A lot of snowboard construction involves working with wood. If you want to build your own core blanks, or even finish a shaped core then you should get more familiar with much of woodworking in general. There are a bewildering number of woodworking resources out there, so this page collects some of my favorites which are particularly applicable to snowboard construction.
Many of these references are to articles from Fine Woodworking. This is an excellent magazine, and while it is focused on fine furniture construction there are many articles on machinery, basic technique, and materials that are invaluable for a snowboard builder. I highly recommend a membership to their online site, which is very reasonably priced. You can find all of these articles online in PDF format, and you can even download and keep them for future reference. Alternatively, I’m sure you can find these issues in your local library.
Wood and Wood Science
The definitive work on wood science. No woodworker should be without this book. It covers identification, strength of wood, water content and drying, machining and bending wood, joining, bending, lumber and veneer.
- Hoadley, R. B. (2000). Understanding Wood. Taunton Press, ISBN 978-1561583584
An excellent article on buying wood from a real lumberyard, not Home Depot. Includes measurement (what “4/4” means), grading, different kinds of cuts, etc.
- Scott, S. (2011, September). “The Language of the Lumberyard” Fine Woodworking, #221, 22-24.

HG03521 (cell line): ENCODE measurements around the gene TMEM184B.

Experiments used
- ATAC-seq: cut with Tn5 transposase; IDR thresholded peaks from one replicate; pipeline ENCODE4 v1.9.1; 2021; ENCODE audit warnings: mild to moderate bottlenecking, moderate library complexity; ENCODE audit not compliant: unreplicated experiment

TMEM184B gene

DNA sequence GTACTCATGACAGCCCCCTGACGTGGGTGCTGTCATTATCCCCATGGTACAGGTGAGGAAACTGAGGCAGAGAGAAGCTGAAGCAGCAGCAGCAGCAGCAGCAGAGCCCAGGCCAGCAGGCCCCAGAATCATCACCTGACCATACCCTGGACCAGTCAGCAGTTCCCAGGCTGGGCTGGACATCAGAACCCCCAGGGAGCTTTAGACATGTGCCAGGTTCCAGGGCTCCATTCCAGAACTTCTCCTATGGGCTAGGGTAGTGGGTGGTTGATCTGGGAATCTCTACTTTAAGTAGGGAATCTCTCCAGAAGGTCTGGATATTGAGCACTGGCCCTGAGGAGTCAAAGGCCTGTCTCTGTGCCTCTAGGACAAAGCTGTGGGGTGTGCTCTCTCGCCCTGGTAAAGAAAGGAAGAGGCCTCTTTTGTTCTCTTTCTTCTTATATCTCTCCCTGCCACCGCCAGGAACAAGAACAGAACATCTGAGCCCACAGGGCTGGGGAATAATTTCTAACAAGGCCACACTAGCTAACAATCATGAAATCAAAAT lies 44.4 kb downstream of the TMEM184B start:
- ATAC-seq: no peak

A primer on wood movement:
- Becksvoort, C. (2006, November). “Stop Guessing at Wood Movement” Fine Woodworking, #187, 78-83.
Bandsaws and Resawing
Resawing larger stock on a bandsaw is central to efficient core blank construction. The articles here are related to building core blanks and cutting your own veneer for top sheets. These include information on how to setup a bandsaw for this purpose, fences, blade drift, blade selection, etc.
- Bird, L. (2007, January). “Resawing on the Bandsaw” Fine Woodworking, #189, 39-42.
- Volbrecht, R. (1997, January). “Resawing on the Bandsaw” Fine Woodworking, #122, 74-79.
- Coleman, T. (2000, July). “Bandsaw Your Own Veneer” Fine Woodworking, #143, 44-49.
A good article on why a step up in bandsaw size (i.e., larger than the average 14” model) is a good idea.
- Johnson, R. (2011). “Step Up to a Serious Bandsaw” Fine Woodworking, #216, 37-41.
Glue and Clamping
A good article on the strength of various glues. Includes a bit on their technique for testing which is food for thought for other kinds of testing we often do with ski and snowboard construction techniques.
- Schofield, M. (2007, July). “How Strong Is Your Glue?” Fine Woodworking, #192, 36-40.
Clamping technique. Extremely applicable to a wide variety of core construction techniques. Include information on types of clamps, how to apply correct, even pressure, and joint failure.
- Hendrik, V. (2010). “The Secret to Great Glue-Ups” Fine Woodworking, #218, 22-28.
- Rabiej, R. (2007, November). “Get Serious About Clamping” Fine Woodworking, #194, 37-41.
Planers and Jointers
Using planers and jointers. Includes using a planer as a jointer by using a planer sled, which is very similar to the planer sleds that many use to apply a thickness profile to a core.
- Rust, K. (2005, January). “Flatten Boards Without a Jointer” Fine Woodworking, #175, 58-61.
- Rogowski, G. (2002). “The Jointer and Planer Are a Team” Fine Woodworking, #160, 64-67.
Need to add links for the following topics:
- Dust collection in a small shop.
- More on the planer and jointer, including how to setup, avoiding snipe in both, forming square stock from rough lumber, etc.
- Tablesaw, in particular safety.
- Finishes, stains, HVLP sprayers for finishing, rubbing on standard finishes instead of spraying, etc.
- Vacuum bagging as it applies to applying veneer only.